imageNow consider a particular woman called Eve who lives in this town and is keen to enhance her memory. Can she, on the basis of this scientific study, deduce that there is a probability of 0.95 that her memory will improve greatly if she takes this injection? The answer is no, because she is not a random draw of an individual from this town. All we do know from the law of large numbers is that for every randomly drawn person from this population the probability that the injection will enhance memory is 0.95. But this would not be true for a specially chosen person in the same way that this would not be true of someone chosen from another town or another time.

To see this more clearly, permit me to alter the scenario in a statistically neutral way. Suppose that what I called the town in the above example is actually the Garden of Eden, which is inhabited by snakes and other similar creatures, and Eve and Adam are the only human beings in this place. Suppose now the same experiment was carried out in the Garden of Eden. That is, randomisers came, drew a large random sample of creatures, and administered the green injection and got the same result as described above. It works in 95% of cases. Clearly, Eve will have little confidence, on the basis of this, to expect that this treatment will work on her. I am assuming that the random draw of creatures on which the injection was tested did not include Eve and Adam. Eve will in all likelihood flee from anyone trying to administer this injection to her because she would have plainly seen that what the RCT demonstrates is that it works in the case of snakes and other such creatures, and the fact that she is part of the population from which the random sample was drawn is in no way pertinent.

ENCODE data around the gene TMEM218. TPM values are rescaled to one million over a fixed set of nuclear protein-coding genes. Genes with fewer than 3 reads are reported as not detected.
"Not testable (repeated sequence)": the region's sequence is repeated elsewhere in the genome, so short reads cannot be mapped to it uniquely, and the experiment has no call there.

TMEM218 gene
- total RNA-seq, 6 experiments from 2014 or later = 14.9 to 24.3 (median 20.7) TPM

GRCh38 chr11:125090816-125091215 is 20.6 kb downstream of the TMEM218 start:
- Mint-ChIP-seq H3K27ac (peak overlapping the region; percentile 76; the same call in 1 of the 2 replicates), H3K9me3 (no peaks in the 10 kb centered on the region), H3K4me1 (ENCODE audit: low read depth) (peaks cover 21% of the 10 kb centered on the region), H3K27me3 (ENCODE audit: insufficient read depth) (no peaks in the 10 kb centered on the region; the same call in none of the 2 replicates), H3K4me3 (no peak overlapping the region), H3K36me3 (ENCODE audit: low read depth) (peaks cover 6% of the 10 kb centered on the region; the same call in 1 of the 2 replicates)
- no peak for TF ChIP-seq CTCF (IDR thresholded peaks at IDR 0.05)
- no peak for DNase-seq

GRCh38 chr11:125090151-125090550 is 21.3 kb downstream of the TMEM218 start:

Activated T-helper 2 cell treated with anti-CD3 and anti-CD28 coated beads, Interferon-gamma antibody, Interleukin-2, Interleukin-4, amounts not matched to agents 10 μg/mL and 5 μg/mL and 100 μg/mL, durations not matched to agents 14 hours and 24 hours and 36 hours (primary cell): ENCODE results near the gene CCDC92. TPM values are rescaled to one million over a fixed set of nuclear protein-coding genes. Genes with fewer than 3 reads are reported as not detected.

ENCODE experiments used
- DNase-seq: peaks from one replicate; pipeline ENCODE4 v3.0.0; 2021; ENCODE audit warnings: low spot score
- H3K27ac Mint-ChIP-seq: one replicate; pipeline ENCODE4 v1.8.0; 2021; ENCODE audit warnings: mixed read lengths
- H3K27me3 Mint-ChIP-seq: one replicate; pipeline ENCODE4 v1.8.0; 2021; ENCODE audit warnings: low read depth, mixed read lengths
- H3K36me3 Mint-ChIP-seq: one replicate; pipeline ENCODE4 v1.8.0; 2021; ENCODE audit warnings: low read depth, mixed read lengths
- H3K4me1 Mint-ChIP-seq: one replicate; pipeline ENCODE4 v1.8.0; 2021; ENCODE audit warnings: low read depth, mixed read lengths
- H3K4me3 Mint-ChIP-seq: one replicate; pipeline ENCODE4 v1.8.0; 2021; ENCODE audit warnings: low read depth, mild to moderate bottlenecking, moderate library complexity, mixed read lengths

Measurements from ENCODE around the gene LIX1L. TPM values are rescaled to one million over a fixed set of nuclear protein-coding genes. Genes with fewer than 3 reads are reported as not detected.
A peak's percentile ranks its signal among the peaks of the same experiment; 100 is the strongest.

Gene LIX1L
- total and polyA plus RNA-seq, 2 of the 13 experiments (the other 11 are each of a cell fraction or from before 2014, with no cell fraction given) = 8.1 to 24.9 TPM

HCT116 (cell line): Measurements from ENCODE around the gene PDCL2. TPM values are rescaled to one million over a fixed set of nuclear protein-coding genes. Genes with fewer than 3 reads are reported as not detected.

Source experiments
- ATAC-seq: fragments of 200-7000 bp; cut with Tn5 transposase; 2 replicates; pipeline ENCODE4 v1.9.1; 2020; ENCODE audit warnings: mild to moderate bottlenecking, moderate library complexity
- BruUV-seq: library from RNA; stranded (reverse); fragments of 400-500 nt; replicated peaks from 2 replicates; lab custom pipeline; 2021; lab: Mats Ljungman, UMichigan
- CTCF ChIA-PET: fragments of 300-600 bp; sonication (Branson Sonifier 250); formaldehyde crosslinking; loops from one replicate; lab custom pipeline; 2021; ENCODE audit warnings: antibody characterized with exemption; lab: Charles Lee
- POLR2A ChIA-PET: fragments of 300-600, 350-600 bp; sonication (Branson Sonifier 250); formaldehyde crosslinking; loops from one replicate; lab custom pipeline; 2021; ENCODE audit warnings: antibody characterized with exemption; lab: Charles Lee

Indeed, and the importance of this will become evident later, suppose in a neighbouring garden, where all living creatures happen to be humans, there was a biased-sample (meaning non-random8) trial of this injection, and it was found that the injection does not enhance memory and, in fact, gives a throbbing headache in a large proportion of cases, it is likely that Eve would be tempted to go along with this biased-sample study done on another population rather than the RCT conducted on her own population in drawing conclusions about what the injection might do to her. There is as little hard reason for Eve to reach this conclusion as it would be for her to conclude that the RCT result in her own Garden of Eden would work on her. I am merely pointing to a propensity of the human mind whereby certain biased trials may appear more relevant to us than certain perfectly controlled ones.

Kaushik Basu

Basu’s reasoning confirms what yours truly has repeatedly argued on this blog and in On the use and misuse of theories and models in mainstream economics  — RCTs usually do not provide evidence that the results are exportable to other target systems. The almost religious belief with which its propagators portray it, cannot hide the fact that RCTs cannot be taken for granted to give generalizable results. That something works somewhere is no warranty for it to work for us or even that it works generally.

On a winter’s day (personal)

8 December, 2016 at 08:59 | Posted in Varia | Leave a comment

 

Yes, indeed, looking out my library windows, the sky is grey, rain keeps falling, and spring seems to be far, far, away. Although it’s more than thirty years now since I was a student at the University of California, on a day like this, I sure wish I was there again …

Tony Lawson — en presentation

8 December, 2016 at 08:46 | Posted in Economics | Leave a comment

maxresdefaultEn av de ledande metodologerna inom den ekonomiska vetenskapen i dag heter Tony Lawson. Denne engelske ekonom har i flera böcker på djupet undersökt och kritiserat de vetenskapsteoretiska och metodologiska fundamenten för den moderna nationalekonomin.

Ekonomer uppvisar ofta ett svalt intresse inte bara för det egna ämnets idéhistoria, utan också för vetenskapsteoretiska reflektioner kring förutsättningarna för och antagandena bakom den egna kunskapsproduktionen. De nöjer sig oftast med att konstatera något i stil med att ”nationalekonomi är vad nationalekonomerna gör” och att ”nationalekonomer är de som sysslar med nationalekonomi”. Något djupare filosoferande anses inte vara nödvändigt. Detta är en föga upplysande inställning som inte är hållbar. Vetenskapsteoretiska, filosofiska och metodologiska analyser av den ekonomiska vetenskapen är både viktiga och nödvändiga. Metodologisk kunskap fungerar som en ‘vägkarta.’ När vi upptäcker att vi inte befinner oss på vägen, måste vi då och då kasta en blick på den karta eller modell av vetenskapligt framåtskridande som vi alla bär med oss, medvetet eller omedvetet.